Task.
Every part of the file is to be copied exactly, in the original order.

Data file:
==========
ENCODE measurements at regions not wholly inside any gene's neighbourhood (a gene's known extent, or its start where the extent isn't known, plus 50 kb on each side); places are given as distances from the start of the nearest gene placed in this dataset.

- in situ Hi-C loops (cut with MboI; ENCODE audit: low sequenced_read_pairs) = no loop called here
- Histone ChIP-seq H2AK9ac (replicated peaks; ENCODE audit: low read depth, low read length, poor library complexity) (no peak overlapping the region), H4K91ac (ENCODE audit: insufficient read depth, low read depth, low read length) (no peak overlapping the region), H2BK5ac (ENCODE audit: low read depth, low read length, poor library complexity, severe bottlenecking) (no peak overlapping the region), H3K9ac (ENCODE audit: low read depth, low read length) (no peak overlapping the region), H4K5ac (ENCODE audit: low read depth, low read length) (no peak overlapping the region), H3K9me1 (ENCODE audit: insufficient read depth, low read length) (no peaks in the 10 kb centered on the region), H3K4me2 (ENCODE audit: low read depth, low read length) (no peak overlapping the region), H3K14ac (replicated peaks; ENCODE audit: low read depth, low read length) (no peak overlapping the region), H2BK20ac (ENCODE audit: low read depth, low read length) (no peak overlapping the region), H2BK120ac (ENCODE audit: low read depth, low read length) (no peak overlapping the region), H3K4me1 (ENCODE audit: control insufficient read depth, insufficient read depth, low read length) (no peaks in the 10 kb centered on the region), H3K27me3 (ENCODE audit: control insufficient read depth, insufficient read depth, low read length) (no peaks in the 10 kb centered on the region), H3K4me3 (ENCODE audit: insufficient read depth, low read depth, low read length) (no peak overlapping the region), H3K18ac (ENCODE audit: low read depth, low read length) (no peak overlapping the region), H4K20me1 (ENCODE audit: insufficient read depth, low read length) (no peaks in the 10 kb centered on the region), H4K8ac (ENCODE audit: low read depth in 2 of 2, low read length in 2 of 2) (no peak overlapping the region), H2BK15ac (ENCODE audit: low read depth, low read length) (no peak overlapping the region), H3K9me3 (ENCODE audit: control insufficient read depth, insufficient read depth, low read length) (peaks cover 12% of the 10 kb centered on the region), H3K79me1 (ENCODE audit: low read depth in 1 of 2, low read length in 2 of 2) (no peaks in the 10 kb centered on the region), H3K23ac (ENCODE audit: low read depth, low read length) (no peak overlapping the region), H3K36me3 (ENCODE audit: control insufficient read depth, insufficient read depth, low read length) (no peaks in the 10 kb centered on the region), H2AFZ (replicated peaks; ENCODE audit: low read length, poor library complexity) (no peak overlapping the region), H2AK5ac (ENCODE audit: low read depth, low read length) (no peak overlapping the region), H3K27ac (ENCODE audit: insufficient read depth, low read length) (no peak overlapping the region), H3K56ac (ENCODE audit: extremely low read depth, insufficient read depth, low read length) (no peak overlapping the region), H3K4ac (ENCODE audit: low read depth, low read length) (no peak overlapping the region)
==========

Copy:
ENCODE measurements at regions not wholly inside any gene's neighbourhood (a gene's known extent, or its start where the extent isn't known, plus 50 kb on each side); places are given as distances from the start of the nearest gene placed in this dataset.

- in situ Hi-C loops (cut with MboI; ENCODE audit: low sequenced_read_pairs) = no loop called here
- Histone ChIP-seq H2AK9ac (replicated peaks; ENCODE audit: low read depth, low read length, poor library complexity) (no peak overlapping the region), H4K91ac (ENCODE audit: insufficient read depth, low read depth, low read length) (no peak overlapping the region), H2BK5ac (ENCODE audit: low read depth, low read length, poor library complexity, severe bottlenecking) (no peak overlapping the region), H3K9ac (ENCODE audit: low read depth, low read length) (no peak overlapping the region), H4K5ac (ENCODE audit: low read depth, low read length) (no peak overlapping the region), H3K9me1 (ENCODE audit: insufficient read depth, low read length) (no peaks in the 10 kb centered on the region), H3K4me2 (ENCODE audit: low read depth, low read length) (no peak overlapping the region), H3K14ac (replicated peaks; ENCODE audit: low read depth, low read length) (no peak overlapping the region), H2BK20ac (ENCODE audit: low read depth, low read length) (no peak overlapping the region), H2BK120ac (ENCODE audit: low read depth, low read length) (no peak overlapping the region), H3K4me1 (ENCODE audit: control insufficient read depth, insufficient read depth, low read length) (no peaks in the 10 kb centered on the region), H3K27me3 (ENCODE audit: control insufficient read depth, insufficient read depth, low read length) (no peaks in the 10 kb centered on the region), H3K4me3 (ENCODE audit: insufficient read depth, low read depth, low read length) (no peak overlapping the region), H3K18ac (ENCODE audit: low read depth, low read length) (no peak overlapping the region), H4K20me1 (ENCODE audit: insufficient read depth, low read length) (no peaks in the 10 kb centered on the region), H4K8ac (ENCODE audit: low read depth in 2 of 2, low read length in 2 of 2) (no peak overlapping the region), H2BK15ac (ENCODE audit: low read depth, low read length) (no peak overlapping the region), H3K9me3 (ENCODE audit: control insufficient read depth, insufficient read depth, low read length) (peaks cover 12% of the 10 kb centered on the region), H3K79me1 (ENCODE audit: low read depth in 1 of 2, low read length in 2 of 2) (no peaks in the 10 kb centered on the region), H3K23ac (ENCODE audit: low read depth, low read length) (no peak overlapping the region), H3K36me3 (ENCODE audit: control insufficient read depth, insufficient read depth, low read length) (no peaks in the 10 kb centered on the region), H2AFZ (replicated peaks; ENCODE audit: low read length, poor library complexity) (no peak overlapping the region), H2AK5ac (ENCODE audit: low read depth, low read length) (no peak overlapping the region), H3K27ac (ENCODE audit: insufficient read depth, low read length) (no peak overlapping the region), H3K56ac (ENCODE audit: extremely low read depth, insufficient read depth, low read length) (no peak overlapping the region), H3K4ac (ENCODE audit: low read depth, low read length) (no peak overlapping the region)